There is the evidence that genes involved in alkaloid metabolism can be isolated and engineered to new plants. The biotechnological potential is apparent especially in cytochrome P450 genes isolated from Catharanthus roseus. P450 genes involve in the 16-hydroxylation of tabersonin in this plant and establish recombinant system CY71D12 as a tabersonine 16-hydroxylase. In Lonicera japonica P450 genes involve in the conversion of loganin into secologanin systems as CYP72A1 as a secologanin synthase and CYP76B6 as geraniol/nerol 10-hydroxylase. CYP72A1 from higher plants catalyse ring-opening reactions. CYP76B6 and CYP71D12 catalyse alkaloid moiety. In the indole alkaloid biogenesis P450 genes catalyse a large of number of reactions, for example P450 genes are important in the formation of parent ring systems of alkaloids. Engineered plant defence and herbicide tolerance is developed by transferring of some 450 genes. Animal enzymes encoded by P450 indicate potential use in plant defence system after their translocation by biotechnological engineering557. Knowledge of these key genes can be used to enhance alkaloid production in the cell cultures557 562. The biological importance of alkaloids is connected with the structural, metabolic, functional and evolutionary role of these compounds in living organisms. The present research on the genes involved in the biosynthesis of alkaloids is advanced and many enzymes have been isolated and cloned. However, the major challenge in the near future is to isolate new genes and new enzymes. Research needs to uncover more information about the regulation of metabolism at different levels, such as genes, enzymes, alkaloid production and accumulation. A challenge in this research area will be to provide more data on genetic information as a means of mapping metabolic networks between these levels. This could help develop better models for alkaloid biosynthesis and production, which will support the metabolic engineering of alkaloids in the future.

7. Alkaloids in the evolution of organisms

Alkaloids hold many secrets of life. They are toxic and many of them can be used as narcotics. As important secondary compounds, they categorically determine much about life. They also play a large role in evolution due to their characteristics.

Charles Darwin's theory of evolution revolutionized biology and has motivated biologists to make empirical studies of evolutionary phenomena in nature and in the laboratory. As a result of this, a fundamental science presently exists based on this theory. A serious biologist must pay heed to Darwin's statements along with later neo-Darwinistic developments and Mendelism when searching for a deeper understanding of life. Molecular biology, which is presently powering all the biological sciences, is strengthened by Darwin's and Mendel's theories and has completely supported them.

There are many recent studies that consider evolution and co-evolutionary interactions between plants and insects564'565'566'567'568'569. Many of these proved that there is interdependence between plant chemistry and the animals which feed on these plants, especially with insects570'571'572'573'574'575'576'577'578. Literature is accordant in pointing out the importance of plant and animal chemistry in both evolutionary and co-evolutionary processes. Alkaloids are good examples of this chemical role. The classical example is the potato beetle Lep-tinotarsa decemlineata living on the S. tuberosum and other Solanum species. These species contain solanine, solanidine and other minor steroid alkaloids. Solanine and solanidine are toxic. However, L. decemlineata tolerates these alkaloids when feeding (on the green mass of potato). Moreover, L. decemlin-eata does not store these alkaloids in its body and they are eliminated during metabolism. The study concerning the effects of quinolizidine alkaloids on the potato beetle (Leptinotarsa decemlieata) proved that these alkaloids reduce populations of Leptinotarsa and the development of their larvae232. Elsewhere, in a case concerning steroid alkaloids (solanine, solanidine), the Colorado beetle has not adapted to the alkaloid lupin. Moreover, in co-evolutionary development some aphids not only feed on alkaloid plants, but also sequester the alkaloids and keep them in the own body. Examples of this are the case of Macrosi-phum albifrons with quinolizidine alkaloids or the case of Aphis jacobaeae or ladybirds (Coccinella) with pyrrolizidine alkaloids. On the other hand, it is necessary to pay attention to the fact that aphids, lady birds and other insects are feeding on the alkaloid poor, or alkaloid-free forms of the same species. This can be explained as some example of co-evolutionary development. Alkaloids are molecules developed in co-evolutionary processes with environment. The evolution of the ability to use some alkaloids by some insects is a consequence of this (Figure 91). When food sources change, an organism needs to adapt to the new conditions. This is a basic matter of evolution. Moreover, cytochrome c, one of the basic enzymes, exists largely in plants, animals, fungi and some bacteria as, for example, Rhodospirillum rubrum. Nearly 60% of amino acids of cytochrome c in the homogenic position are identical in wheat and human and even 30% are identical in R. rubrum and human. This is only one piece of evidence that genes for cytochrome c have evolved from the first gene of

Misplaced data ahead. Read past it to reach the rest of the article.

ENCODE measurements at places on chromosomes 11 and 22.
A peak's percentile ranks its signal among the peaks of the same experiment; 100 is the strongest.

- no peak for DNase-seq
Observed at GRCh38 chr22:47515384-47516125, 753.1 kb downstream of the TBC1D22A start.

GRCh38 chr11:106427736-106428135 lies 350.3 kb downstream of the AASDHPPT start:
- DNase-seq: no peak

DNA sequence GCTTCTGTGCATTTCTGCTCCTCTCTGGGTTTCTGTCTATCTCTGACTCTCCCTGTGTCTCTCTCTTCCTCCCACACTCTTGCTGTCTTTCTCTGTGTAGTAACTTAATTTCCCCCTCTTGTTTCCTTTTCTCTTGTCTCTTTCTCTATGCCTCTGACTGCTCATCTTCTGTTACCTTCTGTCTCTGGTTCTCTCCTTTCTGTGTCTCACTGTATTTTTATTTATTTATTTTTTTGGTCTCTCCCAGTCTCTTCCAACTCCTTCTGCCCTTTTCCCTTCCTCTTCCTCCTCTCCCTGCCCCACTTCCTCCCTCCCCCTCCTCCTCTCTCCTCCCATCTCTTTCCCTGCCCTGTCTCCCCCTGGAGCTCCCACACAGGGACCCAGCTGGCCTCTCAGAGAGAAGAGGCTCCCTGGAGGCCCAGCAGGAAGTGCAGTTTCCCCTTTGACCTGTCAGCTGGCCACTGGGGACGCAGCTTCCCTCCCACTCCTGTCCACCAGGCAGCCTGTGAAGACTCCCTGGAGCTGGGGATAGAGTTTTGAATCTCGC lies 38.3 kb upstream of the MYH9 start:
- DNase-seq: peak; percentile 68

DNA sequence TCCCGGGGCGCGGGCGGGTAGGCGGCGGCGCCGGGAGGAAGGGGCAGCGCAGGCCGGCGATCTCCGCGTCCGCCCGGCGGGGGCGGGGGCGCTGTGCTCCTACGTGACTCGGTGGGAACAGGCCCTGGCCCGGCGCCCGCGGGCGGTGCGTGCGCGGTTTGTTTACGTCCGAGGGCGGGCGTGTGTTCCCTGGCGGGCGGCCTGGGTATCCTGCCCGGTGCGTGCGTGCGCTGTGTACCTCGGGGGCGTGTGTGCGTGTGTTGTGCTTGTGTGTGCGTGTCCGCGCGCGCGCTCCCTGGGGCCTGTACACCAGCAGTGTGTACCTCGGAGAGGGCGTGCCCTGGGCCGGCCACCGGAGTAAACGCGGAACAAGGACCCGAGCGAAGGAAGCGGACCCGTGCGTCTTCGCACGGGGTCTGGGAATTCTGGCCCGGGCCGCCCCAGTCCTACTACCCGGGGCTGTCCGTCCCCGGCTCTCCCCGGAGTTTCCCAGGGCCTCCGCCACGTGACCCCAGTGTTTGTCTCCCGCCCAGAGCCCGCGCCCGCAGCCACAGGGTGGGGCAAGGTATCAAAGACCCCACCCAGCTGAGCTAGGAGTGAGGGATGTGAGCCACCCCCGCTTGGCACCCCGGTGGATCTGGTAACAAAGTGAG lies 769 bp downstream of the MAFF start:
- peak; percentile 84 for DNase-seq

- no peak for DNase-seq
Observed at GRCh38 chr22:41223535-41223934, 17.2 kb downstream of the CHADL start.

Changes

Changes

BEHAVIOUR

TOXICITY TOLERANCE

Changes

BEHAVIOUR

TOXICITY TOLERANCE

Changes pre-bacteria in the history of life on the Globe. Genes for alkaloids should be also evolved in a similar way.

New evidence of evolution is presently available. Evolution of viruses as complex genomes564 and the development of nucleoprotein into RNA and after that to DNA are two hypotheses considered very important for understanding the mechanisms of life565. It has been stated that alkaloids can influence DNA and RNA as well as protein synthesis in general because their metabolism is encoded genetically. Even the smallest changes in the gene code influence this mechanism. The starting point for all changes is the cell.

The chemical behaviour of one organism is affected that in another. Jackson et al.566 have described the evolution of anti-predator traits in response to a strategy by predators, and Lion et al.579 addressed the evolution of parasite manipulation of host dispersal behaviour. This study reveals that parasites can manipulate their host's dispersal. The evolution of herbivore-host plant specialization requires low levels of gene flow between populations. Leonardo and Mondor567 showed that the facultative bacterial symbiont Candidatus regiella insecticola alters both dispersion and mating in the pea aphid Acyrthosiphon pisum. Changes in dispersal and mating associated with symbionts are likely to play a key role in the initiation of genetic differentiation and in the evolution of pea aphid-host plant specialization.

The evidence of the participation of alkaloids in the evolution of organisms is observed in interactions with numerous micro-organisms. As it has been stated, many alkaloids have antimicrobial activity. However, there are several alkaloids without this characteristic. Some micro-organisms as symbionts of Bradyrhizobium spp. can live in both alkaloid-rich and alkaloid-poor plants with the some level of activity. The same can be stated in connection to some fungi, for example mycorhiza. Adaptation processes in nature lead to permanent evolution and co-evolution between alkaloids as a part of biochemistry and organisms (as a part of environment). The evolution and ongoing co-evolution of alkaloids and organisms is an example that alkaloidal defence of a plant is only a secondary function of these molecules that also changes in the evolutionary process.

CHAPTER 4